Improving Hispanics college success rate



Here’s some eye-opening math as college students settle into their courses: 30 million Americans are enrolled in higher education. Thirteen million of these students are enrolled in a community college, and 2.3 million of these community college students are Latinos.

Recent Census data show that Latino college enrollments are surging. Unfortunately, back-to-school time means that many of these students are renewing their annual struggle to stay in school.

Students struggle to stay enrolled in community college because academic, social and financial barriers come between them and focusing on their education.

The result: fewer than half of all students who enroll in community college will complete a degree within six years. That’s millions of Americans denied a more productive and prosperous life.

If you think this is sad but irrelevant to you, you’re wrong. The American economy is a shadow of its former self. The steady manufacturing jobs that gave high school graduates middle-class living standards have disappeared, never to return.

Instead, we face a looming skills gap. According to the Georgetown Center on Education and the Workforce, 65 percent of all jobs will require some post-secondary education in 2020. With our current college graduation rates, 3 million jobs will go unfilled because too few students will complete a college degree.

Without doing more to support our nation’s Latino community college students, the story of American competitiveness may be drawing to a close.

Or, we can write a more hopeful story that begins by recognizing America’s changing demographics. Latinos are our nation’s youngest and fastest growing ethnic group. Helping these students complete a college education could eliminate much of the national skills gap.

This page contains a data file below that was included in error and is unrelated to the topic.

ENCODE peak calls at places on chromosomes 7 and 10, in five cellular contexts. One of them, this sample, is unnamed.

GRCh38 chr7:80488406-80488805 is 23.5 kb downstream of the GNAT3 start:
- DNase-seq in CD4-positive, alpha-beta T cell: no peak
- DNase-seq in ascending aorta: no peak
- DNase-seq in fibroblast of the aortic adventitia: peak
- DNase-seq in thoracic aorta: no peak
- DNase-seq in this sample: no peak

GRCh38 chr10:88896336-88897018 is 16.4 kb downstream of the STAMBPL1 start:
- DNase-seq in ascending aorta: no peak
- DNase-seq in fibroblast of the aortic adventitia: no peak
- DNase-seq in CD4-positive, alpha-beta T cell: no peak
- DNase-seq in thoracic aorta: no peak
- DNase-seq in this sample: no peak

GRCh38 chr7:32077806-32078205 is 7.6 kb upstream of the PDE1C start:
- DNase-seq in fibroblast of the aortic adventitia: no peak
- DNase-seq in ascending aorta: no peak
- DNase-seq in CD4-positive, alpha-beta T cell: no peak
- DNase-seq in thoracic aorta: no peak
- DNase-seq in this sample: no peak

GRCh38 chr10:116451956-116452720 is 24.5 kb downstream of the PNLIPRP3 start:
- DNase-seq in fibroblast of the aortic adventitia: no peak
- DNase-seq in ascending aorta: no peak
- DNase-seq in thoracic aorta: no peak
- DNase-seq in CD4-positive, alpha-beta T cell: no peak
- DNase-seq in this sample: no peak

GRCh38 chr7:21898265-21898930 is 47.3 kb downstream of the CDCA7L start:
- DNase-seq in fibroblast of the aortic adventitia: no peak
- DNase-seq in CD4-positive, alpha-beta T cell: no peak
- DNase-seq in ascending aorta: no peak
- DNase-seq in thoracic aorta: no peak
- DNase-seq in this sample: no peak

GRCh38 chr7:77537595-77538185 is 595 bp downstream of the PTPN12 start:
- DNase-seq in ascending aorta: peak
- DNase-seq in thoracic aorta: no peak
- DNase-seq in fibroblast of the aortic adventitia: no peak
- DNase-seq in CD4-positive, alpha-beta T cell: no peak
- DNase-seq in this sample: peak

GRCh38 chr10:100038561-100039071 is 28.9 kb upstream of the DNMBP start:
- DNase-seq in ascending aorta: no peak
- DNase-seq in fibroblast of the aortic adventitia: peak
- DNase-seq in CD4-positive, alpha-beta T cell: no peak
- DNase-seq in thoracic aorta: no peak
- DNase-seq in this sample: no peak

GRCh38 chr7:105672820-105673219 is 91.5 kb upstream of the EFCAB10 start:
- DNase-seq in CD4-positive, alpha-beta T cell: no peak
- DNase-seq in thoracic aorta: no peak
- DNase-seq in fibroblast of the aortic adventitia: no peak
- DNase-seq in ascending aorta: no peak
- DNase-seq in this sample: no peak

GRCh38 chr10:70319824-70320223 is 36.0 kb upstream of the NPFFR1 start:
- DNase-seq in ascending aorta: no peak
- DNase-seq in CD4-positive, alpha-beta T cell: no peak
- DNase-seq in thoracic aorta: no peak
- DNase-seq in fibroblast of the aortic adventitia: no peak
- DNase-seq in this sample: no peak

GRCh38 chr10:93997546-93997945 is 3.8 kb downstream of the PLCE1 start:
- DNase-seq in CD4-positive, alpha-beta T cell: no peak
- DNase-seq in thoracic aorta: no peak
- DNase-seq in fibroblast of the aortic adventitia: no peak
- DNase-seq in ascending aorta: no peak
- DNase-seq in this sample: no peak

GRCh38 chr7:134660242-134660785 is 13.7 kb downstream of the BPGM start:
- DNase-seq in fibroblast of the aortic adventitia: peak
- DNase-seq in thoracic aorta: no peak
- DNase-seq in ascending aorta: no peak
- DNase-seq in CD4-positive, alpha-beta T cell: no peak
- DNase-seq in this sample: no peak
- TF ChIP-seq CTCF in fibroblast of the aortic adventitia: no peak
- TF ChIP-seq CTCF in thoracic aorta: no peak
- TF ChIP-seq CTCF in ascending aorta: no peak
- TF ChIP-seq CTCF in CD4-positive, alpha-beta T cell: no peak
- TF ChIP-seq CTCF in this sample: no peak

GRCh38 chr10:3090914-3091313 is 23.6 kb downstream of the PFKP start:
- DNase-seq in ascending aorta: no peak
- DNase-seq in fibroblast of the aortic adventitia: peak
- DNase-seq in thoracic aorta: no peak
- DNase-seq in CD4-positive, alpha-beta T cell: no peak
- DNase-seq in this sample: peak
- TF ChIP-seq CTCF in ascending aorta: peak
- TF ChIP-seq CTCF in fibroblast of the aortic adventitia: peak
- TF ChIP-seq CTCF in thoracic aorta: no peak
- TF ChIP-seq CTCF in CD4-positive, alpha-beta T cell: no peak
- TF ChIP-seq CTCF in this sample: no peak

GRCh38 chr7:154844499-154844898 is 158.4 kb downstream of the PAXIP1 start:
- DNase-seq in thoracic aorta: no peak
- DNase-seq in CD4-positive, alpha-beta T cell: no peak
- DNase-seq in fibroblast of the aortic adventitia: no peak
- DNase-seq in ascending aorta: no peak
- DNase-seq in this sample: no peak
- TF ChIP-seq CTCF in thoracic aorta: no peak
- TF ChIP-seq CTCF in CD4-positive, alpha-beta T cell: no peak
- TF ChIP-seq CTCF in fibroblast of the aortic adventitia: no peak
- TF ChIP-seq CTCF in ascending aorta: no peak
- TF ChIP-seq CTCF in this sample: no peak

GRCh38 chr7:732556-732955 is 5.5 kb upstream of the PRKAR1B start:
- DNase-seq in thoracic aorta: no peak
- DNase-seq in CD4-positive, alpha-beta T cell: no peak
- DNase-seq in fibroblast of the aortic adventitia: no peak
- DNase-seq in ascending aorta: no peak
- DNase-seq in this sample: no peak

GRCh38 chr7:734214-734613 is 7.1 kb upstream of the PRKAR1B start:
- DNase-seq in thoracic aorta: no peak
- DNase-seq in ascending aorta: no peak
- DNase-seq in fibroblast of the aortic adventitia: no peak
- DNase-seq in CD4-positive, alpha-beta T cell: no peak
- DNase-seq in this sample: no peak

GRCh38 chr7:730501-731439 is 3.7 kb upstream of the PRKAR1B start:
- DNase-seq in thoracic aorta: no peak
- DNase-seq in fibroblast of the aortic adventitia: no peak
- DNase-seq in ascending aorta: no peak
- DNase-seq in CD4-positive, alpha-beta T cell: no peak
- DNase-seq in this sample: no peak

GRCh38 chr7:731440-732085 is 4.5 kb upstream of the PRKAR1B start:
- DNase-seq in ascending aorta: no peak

Excelencia in Education, a national nonprofit focused on Latino student success in higher education, researched these students. It found that Latino students are often the first in their family to attend college, limiting their knowledge of “the system.” They enroll in community college to avoid acquiring student debt. And many attend school part-time, juggling work and classes. These competing demands hinder college completion for Latino students. In 2012, just 21 percent of Latino adults had earned at least an associate’s degree, compared to 40 percent of all adults.

The hopeful news is that community colleges are beginning to use this information to develop new ways to support their students and raise graduation rates.

Take Miami Dade College, for example. MDC is our nation’s largest public college, educating 170,000 students annually. Seventy percent of MDC students are Latino and many face financial barriers that lead to drop out or stop out. To address these barriers, MDC is helping its students access a range of tax credits, government benefits and counseling advice through “Single Stop” offices on campus. Using these existing resources, MDC has been able to effectively double the value of students’ financial aid, clearing the way for them to focus on completing their education.

While MDC and other leading community colleges are a good start, effective practices in isolation will not improve college success rates. But when national organizations like Excelencia in Education and the Association of Community College Trustees share evidence of success from colleges like MDC with local, state, and federal policymakers, we have a chance to take innovations to scale. We can move the needle on college completion in America.

As the national conversation shifts to debate on President Obama’s higher education proposals, the time is now to help our students succeed. Findings from innovative college programs should lead to policies that incentivize colleges to address barriers to college completion facing today’s students.